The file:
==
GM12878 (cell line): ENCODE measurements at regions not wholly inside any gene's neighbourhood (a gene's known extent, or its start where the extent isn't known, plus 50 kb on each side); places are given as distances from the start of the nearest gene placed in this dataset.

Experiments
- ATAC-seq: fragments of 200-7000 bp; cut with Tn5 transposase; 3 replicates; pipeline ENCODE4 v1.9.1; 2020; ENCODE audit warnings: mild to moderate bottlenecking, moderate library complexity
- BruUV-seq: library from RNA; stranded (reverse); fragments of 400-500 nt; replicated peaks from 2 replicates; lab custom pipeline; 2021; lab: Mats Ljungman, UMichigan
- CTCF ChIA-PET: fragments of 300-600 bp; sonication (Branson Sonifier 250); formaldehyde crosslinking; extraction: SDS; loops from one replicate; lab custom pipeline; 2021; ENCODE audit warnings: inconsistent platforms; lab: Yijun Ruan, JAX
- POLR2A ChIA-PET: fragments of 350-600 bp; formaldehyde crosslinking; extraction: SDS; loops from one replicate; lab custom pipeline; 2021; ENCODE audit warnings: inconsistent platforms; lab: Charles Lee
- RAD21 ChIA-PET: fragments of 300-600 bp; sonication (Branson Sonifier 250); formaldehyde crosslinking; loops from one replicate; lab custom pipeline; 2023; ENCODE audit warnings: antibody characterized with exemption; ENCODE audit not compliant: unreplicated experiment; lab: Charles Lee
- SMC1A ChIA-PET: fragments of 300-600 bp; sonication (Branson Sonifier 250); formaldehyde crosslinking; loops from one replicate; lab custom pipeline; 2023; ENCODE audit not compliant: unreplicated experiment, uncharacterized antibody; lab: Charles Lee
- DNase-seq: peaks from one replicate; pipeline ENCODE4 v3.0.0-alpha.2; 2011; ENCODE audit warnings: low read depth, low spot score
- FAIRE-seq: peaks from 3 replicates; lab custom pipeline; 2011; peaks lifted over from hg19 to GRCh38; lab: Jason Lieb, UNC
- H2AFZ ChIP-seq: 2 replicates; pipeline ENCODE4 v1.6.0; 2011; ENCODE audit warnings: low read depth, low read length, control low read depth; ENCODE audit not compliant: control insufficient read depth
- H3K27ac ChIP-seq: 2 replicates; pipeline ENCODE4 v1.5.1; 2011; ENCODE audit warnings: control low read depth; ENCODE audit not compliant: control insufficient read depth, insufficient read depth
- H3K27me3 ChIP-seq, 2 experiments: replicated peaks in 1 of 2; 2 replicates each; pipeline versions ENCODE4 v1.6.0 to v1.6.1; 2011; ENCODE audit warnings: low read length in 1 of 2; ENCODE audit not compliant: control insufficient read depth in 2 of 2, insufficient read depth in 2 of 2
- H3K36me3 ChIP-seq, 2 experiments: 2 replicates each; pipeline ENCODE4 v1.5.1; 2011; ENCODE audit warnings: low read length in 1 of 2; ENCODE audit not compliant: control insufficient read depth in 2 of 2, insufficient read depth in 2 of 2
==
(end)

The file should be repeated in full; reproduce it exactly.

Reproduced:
GM12878 (cell line): ENCODE measurements at regions not wholly inside any gene's neighbourhood (a gene's known extent, or its start where the extent isn't known, plus 50 kb on each side); places are given as distances from the start of the nearest gene placed in this dataset.

Experiments
- ATAC-seq: fragments of 200-7000 bp; cut with Tn5 transposase; 3 replicates; pipeline ENCODE4 v1.9.1; 2020; ENCODE audit warnings: mild to moderate bottlenecking, moderate library complexity
- BruUV-seq: library from RNA; stranded (reverse); fragments of 400-500 nt; replicated peaks from 2 replicates; lab custom pipeline; 2021; lab: Mats Ljungman, UMichigan
- CTCF ChIA-PET: fragments of 300-600 bp; sonication (Branson Sonifier 250); formaldehyde crosslinking; extraction: SDS; loops from one replicate; lab custom pipeline; 2021; ENCODE audit warnings: inconsistent platforms; lab: Yijun Ruan, JAX
- POLR2A ChIA-PET: fragments of 350-600 bp; formaldehyde crosslinking; extraction: SDS; loops from one replicate; lab custom pipeline; 2021; ENCODE audit warnings: inconsistent platforms; lab: Charles Lee
- RAD21 ChIA-PET: fragments of 300-600 bp; sonication (Branson Sonifier 250); formaldehyde crosslinking; loops from one replicate; lab custom pipeline; 2023; ENCODE audit warnings: antibody characterized with exemption; ENCODE audit not compliant: unreplicated experiment; lab: Charles Lee
- SMC1A ChIA-PET: fragments of 300-600 bp; sonication (Branson Sonifier 250); formaldehyde crosslinking; loops from one replicate; lab custom pipeline; 2023; ENCODE audit not compliant: unreplicated experiment, uncharacterized antibody; lab: Charles Lee
- DNase-seq: peaks from one replicate; pipeline ENCODE4 v3.0.0-alpha.2; 2011; ENCODE audit warnings: low read depth, low spot score
- FAIRE-seq: peaks from 3 replicates; lab custom pipeline; 2011; peaks lifted over from hg19 to GRCh38; lab: Jason Lieb, UNC
- H2AFZ ChIP-seq: 2 replicates; pipeline ENCODE4 v1.6.0; 2011; ENCODE audit warnings: low read depth, low read length, control low read depth; ENCODE audit not compliant: control insufficient read depth
- H3K27ac ChIP-seq: 2 replicates; pipeline ENCODE4 v1.5.1; 2011; ENCODE audit warnings: control low read depth; ENCODE audit not compliant: control insufficient read depth, insufficient read depth
- H3K27me3 ChIP-seq, 2 experiments: replicated peaks in 1 of 2; 2 replicates each; pipeline versions ENCODE4 v1.6.0 to v1.6.1; 2011; ENCODE audit warnings: low read length in 1 of 2; ENCODE audit not compliant: control insufficient read depth in 2 of 2, insufficient read depth in 2 of 2
- H3K36me3 ChIP-seq, 2 experiments: 2 replicates each; pipeline ENCODE4 v1.5.1; 2011; ENCODE audit warnings: low read length in 1 of 2; ENCODE audit not compliant: control insufficient read depth in 2 of 2, insufficient read depth in 2 of 2